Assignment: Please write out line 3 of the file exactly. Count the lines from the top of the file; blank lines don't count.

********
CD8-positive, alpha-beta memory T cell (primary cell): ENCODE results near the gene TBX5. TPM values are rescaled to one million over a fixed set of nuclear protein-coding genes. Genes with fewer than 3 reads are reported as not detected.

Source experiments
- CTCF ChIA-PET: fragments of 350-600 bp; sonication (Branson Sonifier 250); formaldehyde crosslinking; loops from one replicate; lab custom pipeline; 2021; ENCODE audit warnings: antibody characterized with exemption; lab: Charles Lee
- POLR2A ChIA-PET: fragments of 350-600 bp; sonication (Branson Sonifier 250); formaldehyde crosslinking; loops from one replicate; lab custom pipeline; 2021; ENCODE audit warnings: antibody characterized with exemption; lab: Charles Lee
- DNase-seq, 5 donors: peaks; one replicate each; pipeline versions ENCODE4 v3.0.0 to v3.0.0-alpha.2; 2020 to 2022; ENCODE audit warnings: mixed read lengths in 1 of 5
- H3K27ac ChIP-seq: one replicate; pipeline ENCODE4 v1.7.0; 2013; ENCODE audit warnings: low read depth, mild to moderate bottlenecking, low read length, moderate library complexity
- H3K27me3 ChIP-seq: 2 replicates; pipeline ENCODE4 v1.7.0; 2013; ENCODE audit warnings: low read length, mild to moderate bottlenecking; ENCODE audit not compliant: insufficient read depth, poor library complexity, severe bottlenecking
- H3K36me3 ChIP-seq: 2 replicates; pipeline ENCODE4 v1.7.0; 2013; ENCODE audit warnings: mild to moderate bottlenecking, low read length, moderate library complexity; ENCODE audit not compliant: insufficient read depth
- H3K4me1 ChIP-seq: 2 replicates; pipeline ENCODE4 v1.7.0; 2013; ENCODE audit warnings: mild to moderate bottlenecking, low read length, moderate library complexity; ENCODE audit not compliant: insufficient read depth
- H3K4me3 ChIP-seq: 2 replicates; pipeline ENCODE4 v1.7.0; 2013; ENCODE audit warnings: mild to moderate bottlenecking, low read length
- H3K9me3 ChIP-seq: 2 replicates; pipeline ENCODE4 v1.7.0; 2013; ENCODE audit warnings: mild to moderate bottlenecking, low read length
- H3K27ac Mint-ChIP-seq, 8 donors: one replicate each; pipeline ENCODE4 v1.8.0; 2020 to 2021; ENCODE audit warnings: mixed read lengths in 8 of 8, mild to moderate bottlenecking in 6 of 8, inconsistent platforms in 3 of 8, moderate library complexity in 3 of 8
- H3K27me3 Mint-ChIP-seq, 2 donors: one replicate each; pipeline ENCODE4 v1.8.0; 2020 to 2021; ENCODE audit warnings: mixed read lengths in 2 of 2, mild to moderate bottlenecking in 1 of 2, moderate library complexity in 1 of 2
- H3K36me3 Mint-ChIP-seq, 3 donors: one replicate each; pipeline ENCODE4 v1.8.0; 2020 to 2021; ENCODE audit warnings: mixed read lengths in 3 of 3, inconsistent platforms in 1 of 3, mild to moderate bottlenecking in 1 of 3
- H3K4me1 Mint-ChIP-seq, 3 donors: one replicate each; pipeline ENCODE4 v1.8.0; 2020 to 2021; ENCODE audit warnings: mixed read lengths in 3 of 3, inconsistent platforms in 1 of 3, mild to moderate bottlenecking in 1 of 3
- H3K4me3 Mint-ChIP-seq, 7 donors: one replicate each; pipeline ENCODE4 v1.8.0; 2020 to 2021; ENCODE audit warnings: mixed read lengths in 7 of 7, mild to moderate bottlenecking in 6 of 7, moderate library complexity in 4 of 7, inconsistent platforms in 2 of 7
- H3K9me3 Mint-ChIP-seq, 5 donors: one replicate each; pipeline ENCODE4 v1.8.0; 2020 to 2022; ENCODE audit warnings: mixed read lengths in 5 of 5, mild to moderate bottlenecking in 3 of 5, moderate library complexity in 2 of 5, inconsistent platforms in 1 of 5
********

- CTCF ChIA-PET: fragments of 350-600 bp; sonication (Branson Sonifier 250); formaldehyde crosslinking; loops from one replicate; lab custom pipeline; 2021; ENCODE audit warnings: antibody characterized with exemption; lab: Charles Lee